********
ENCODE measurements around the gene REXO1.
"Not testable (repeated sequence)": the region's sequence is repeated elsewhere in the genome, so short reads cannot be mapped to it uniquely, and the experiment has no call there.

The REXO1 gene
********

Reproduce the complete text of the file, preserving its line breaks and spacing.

ENCODE measurements around the gene REXO1.
"Not testable (repeated sequence)": the region's sequence is repeated elsewhere in the genome, so short reads cannot be mapped to it uniquely, and the experiment has no call there.

The REXO1 gene